Ending various disparities in the education system requires a holistic approach. Those who consider the curriculum as the sole driver of equality are surely in for a big disappointment. Let me attempt to explain it. We look at a situation in three types of schools – an elite school, a low-cost private school, and a government school. Imagine all schools use the same curriculum. The lesson to be taught is about the effects of climate change. Despite having the same curriculum for all the students enrolled in the aforementioned schools, the learning outcomes of students are bound to vary according to the type of the school they attend.
Students at the elite schools would surely demonstrate better results as their schools are equipped with qualified teachers and other resources along with access to computer labs and internet facilities. Such students would be able to conduct research applying critical thinking skills whereas students enrolled in the other two types of schools would lag behind them due to a lack of those facilities.
As a result, students enrolled in the non-elite schools would heavily rely on the prescribed textbooks and rote learning. Moreover, schools don’t exist in isolation; a hierarchical schooling system reflects the economic, social and cultural power dynamics of our society. So, how can the SNC achieve education equality without addressing such prevailing inequalities in the education system?
Another disagreement in Sindh regarding the SNC concerns the medium of instruction as it recommends Urdu as the sole medium of instruction. In Sindh, education is imparted in three languages – Sindhi, Urdu and English. Of the published textbooks, more than 65% are in Sindhi. Has the federal government ever thought about the impact of such a decision on students’ learning outcome? There is a strong consensus among the world’s educationists for students to receive education in their mother tongue or in a language of the environment. Why didn’t the SNC take such important factors into consideration?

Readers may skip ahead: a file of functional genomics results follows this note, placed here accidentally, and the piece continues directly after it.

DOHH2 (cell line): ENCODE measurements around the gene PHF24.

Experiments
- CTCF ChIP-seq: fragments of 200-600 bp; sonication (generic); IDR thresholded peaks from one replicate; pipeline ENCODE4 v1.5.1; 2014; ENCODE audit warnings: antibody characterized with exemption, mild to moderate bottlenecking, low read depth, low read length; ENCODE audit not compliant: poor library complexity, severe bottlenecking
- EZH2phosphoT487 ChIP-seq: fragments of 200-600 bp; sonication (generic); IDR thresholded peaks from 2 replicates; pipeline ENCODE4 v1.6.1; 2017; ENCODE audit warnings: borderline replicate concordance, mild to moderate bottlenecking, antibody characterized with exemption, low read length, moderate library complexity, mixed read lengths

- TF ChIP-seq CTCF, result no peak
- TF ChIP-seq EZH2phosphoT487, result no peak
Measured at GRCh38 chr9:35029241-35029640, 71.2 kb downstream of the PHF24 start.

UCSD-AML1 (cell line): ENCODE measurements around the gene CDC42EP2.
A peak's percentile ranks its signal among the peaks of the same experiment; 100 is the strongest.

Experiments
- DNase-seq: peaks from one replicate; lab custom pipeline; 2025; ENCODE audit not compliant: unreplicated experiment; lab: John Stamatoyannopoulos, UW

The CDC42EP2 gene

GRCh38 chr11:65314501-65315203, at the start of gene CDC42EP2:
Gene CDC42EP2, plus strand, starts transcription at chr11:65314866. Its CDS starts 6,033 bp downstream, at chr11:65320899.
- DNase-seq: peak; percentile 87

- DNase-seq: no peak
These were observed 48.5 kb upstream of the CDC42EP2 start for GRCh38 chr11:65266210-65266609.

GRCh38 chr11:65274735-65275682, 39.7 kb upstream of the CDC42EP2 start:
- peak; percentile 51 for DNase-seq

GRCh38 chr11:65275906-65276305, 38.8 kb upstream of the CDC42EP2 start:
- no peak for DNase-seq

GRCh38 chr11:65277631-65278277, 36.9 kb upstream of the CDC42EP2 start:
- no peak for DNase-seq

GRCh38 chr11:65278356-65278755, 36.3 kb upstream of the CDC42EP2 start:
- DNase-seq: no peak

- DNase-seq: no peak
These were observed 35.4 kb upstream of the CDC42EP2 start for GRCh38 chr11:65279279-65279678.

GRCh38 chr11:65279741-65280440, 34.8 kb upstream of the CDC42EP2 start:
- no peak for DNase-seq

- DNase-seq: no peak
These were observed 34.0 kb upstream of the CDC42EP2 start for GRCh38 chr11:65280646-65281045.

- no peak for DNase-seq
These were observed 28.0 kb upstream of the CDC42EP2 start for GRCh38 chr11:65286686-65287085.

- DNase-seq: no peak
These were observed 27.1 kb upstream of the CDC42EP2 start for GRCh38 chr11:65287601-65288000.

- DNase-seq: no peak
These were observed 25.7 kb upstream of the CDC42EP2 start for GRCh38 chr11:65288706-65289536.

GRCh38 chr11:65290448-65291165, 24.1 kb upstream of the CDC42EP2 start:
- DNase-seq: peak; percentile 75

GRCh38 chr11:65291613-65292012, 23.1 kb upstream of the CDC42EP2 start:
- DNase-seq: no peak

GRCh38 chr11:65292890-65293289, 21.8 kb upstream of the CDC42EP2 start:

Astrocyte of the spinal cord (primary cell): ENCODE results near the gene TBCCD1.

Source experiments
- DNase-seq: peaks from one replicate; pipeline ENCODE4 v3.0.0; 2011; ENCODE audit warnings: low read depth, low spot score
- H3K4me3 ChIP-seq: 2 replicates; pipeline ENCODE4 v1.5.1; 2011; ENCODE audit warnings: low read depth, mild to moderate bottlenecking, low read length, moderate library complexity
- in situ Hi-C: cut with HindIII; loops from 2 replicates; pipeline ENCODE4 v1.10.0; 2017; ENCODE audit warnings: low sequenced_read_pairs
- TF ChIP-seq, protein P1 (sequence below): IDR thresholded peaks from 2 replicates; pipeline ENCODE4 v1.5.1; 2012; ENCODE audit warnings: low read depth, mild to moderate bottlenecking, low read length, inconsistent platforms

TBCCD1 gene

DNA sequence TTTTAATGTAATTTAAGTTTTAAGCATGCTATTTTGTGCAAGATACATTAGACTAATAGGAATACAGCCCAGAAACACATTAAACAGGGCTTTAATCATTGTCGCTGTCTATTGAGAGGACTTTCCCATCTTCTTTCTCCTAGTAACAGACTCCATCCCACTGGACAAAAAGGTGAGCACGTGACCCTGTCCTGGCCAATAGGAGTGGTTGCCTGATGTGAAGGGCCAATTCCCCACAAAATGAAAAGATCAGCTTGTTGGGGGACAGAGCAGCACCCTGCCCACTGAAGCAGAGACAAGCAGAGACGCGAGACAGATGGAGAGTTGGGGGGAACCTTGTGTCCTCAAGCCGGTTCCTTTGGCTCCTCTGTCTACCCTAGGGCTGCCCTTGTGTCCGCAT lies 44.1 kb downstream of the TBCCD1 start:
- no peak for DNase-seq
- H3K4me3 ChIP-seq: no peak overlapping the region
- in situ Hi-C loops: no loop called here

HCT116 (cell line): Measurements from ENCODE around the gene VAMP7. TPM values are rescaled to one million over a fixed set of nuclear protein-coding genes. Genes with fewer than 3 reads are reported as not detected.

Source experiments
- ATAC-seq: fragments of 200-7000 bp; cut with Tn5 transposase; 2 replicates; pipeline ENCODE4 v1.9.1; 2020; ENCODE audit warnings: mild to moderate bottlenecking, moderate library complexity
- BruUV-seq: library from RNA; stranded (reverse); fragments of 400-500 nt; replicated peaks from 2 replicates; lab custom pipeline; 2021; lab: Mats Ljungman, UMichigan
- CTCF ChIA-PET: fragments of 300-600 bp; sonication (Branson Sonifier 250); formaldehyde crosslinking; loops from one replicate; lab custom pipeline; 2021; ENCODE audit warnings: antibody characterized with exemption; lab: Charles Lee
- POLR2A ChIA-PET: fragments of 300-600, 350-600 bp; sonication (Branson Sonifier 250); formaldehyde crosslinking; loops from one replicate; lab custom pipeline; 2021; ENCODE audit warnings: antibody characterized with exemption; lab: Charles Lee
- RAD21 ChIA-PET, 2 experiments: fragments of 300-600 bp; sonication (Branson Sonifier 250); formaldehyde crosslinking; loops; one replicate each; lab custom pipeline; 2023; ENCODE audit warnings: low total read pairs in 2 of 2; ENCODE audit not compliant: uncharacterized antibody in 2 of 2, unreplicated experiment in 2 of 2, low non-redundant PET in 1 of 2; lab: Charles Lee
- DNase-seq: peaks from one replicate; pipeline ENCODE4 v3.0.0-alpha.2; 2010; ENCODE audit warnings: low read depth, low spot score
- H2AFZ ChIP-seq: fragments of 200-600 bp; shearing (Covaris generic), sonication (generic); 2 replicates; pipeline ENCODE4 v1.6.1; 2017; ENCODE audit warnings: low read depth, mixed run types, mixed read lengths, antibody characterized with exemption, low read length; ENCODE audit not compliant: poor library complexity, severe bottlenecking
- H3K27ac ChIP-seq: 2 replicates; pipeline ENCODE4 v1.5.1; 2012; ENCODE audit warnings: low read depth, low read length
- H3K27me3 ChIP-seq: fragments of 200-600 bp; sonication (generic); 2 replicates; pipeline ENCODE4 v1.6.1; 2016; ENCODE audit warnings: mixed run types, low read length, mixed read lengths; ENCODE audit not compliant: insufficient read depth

The misperception created behind Sindh’s opposition to the SNC needs to be dispelled. There have been allegations that the province is not willing to teach Nazra Quran to students. The reality is that under the Sindh curriculum students are taught the Quran from grade three but the SNC recommends teaching Nazra Quran from grade one. Trained teachers are required for Nazra Quran; they are currently not available.
Besides that, Sindh has taken a few good initiatives regarding social cohesion. The newly published social studies books for grade four contain lessons about the life and achievements of Dr Ruth Pfau, Malala Yousafzai and Iqbal Masih. So, how can the SNC achieve national integration without respecting the diversity of Pakistan? Under the garb of national integration, the provinces shouldn’t be deprived of taking such small initiatives, for which they are constitutionally mandated; not allowing them will be detrimental to national integration.
The writer is an educationist based in Karachi.